Since you will never be able to store all the water that falls on your site through a cistern, the best way to hold water on your land is through developing the conditions to hold water in the soil. Whereas a good-sized cistern may be able to hold 20,000 gallons of water, you can hold hundreds of thousands of gallons of water in the actual land itself.

A general principle to follow when it comes to managing the water that falls onto your site is “slow it, spread it and sink it”. Water will follow the path of least resistance, and especially if you live on a sloped site, water will tend to form rivets and cause erosion as it rushes down your land, carrying away the precious topsoil that you’ll need to grow your crops.

Swales are on-contour ditches that are dug across your site with the purpose of stopping the flow of water in order to make the water slowly filter into the land instead of rushing over it. On contour simply means “level”.  As the rain water hits the swale, it will accumulate and slowly sink into the land. On a piece of land without swales, a day or two after a good rain and the soil will begin to feel dry. With a series of swales across the landscape, however, the soil remains humid for more time because of the extra infiltration of the water provided by the swales.

Finding the contour of the land doesn’t require having specialized laser levels or complex GPS-oriented devices. The best way to find the contour of your land to know where to build the swales is through the use of a Bunyip Water Level. This simple “appropriate technology” tool can be built for about a dollar and will last you a lifetime.

To build a Bunyip water level, you’ll need two pieces of 1×1 pieces of wood about four feet high. Starting a couple of inches from the top, mark every inch (or centimeter) on the post until it resembles a long yard stick. The number “1” should begin at the top. Cut a piece of clear plastic hose about 25 feet long and connect each end to the 1×1’s with duct tape or string. Fill the plastic hose with water through suctioning it through the hose.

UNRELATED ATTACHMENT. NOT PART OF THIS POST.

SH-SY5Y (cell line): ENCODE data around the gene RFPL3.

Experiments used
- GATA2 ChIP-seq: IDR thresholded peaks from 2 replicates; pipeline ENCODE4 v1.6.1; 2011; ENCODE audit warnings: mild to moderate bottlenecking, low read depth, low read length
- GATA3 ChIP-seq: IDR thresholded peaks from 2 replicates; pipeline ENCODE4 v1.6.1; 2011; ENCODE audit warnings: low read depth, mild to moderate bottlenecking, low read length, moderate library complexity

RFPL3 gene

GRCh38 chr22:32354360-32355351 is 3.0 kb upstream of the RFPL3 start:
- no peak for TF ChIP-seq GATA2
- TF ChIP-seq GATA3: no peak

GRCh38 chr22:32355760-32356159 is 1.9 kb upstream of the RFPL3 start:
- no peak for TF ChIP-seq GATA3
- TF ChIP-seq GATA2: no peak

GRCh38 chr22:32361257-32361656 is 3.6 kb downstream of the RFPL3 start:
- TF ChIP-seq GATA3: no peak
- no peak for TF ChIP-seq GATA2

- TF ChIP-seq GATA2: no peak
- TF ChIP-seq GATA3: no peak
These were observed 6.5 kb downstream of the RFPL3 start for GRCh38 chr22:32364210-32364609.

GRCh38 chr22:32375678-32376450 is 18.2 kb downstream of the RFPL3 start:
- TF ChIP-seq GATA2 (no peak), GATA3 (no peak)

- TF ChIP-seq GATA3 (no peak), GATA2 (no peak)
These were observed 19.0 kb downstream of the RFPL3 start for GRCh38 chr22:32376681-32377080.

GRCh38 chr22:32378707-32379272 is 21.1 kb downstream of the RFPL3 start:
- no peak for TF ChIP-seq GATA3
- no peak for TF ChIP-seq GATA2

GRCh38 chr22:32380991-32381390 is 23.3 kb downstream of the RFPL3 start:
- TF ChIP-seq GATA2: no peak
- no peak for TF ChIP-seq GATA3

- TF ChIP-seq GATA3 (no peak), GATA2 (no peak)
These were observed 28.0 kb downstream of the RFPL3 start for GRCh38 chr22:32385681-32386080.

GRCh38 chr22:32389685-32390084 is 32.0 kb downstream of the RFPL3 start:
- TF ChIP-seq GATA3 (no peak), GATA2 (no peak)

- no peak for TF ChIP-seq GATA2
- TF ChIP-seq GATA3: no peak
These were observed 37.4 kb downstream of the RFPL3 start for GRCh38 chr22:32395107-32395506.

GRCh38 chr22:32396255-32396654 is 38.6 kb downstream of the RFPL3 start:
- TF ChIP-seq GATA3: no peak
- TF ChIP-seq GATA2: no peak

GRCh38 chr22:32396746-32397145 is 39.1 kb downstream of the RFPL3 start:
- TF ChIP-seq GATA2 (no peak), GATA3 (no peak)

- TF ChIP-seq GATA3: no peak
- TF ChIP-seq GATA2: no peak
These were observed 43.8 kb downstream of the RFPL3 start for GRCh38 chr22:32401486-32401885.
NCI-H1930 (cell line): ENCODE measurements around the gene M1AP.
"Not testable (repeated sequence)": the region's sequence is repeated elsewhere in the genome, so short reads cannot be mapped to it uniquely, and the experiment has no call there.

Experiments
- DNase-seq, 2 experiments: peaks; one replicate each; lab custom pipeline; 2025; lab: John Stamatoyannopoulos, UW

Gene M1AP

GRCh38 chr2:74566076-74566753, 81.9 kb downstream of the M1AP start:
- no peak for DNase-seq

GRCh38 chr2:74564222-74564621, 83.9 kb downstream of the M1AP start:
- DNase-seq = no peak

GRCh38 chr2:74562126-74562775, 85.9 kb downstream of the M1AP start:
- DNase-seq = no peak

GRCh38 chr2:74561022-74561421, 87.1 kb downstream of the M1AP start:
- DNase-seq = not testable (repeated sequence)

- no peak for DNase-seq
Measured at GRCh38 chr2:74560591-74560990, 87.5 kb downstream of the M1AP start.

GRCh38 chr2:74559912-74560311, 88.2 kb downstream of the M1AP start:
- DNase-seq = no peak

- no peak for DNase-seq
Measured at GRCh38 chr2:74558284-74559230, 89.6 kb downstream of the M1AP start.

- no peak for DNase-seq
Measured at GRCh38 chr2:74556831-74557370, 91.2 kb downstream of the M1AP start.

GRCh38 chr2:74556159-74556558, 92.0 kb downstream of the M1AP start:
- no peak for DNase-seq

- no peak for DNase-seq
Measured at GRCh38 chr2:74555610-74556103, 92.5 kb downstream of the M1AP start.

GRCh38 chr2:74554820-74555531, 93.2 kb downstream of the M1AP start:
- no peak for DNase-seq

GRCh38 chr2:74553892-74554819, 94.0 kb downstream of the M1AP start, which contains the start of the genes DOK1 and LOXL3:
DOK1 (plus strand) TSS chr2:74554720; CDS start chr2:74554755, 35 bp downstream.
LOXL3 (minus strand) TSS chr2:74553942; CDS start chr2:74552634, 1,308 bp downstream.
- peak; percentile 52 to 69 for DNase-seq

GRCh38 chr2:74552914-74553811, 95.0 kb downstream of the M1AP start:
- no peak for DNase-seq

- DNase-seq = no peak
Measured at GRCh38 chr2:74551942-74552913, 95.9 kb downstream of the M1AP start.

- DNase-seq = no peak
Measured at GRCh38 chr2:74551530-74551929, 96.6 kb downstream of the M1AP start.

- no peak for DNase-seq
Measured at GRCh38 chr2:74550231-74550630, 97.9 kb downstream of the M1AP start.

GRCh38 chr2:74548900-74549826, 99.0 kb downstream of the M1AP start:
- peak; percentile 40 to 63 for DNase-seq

Now stand the water level up on level ground. If you are on complete level ground, the readings on both 1×1 posts will be the same. If one of the posts reads 18 and the other 16, then that means that one of the posts is two inches (or centimeters) higher than the other one. To find the contour of the land, two people move the posts of the water level until they have the same reading.  Place a post or marker at each spot you measure at level so that you will know where to build your swale.

When you build your swales, the earth that you remove from the ditch (between 3 and 6 inches deep) can be piled up on the downside of the ditch to create a mound or basin of raised earth. This will also help to slow erosion and keep the water in the swale as it percolates into the soil.

How to build a pond

There are multiple advantages to having a pond located on your site. Firstly, the water that otherwise would have left your land will now be slowly soaking into your land, increasing the moisture and fertility levels. It will also offer you a place to possibly raise fish or ducks, as well as function as a reservoir for the water needs of other livestock you may be raising.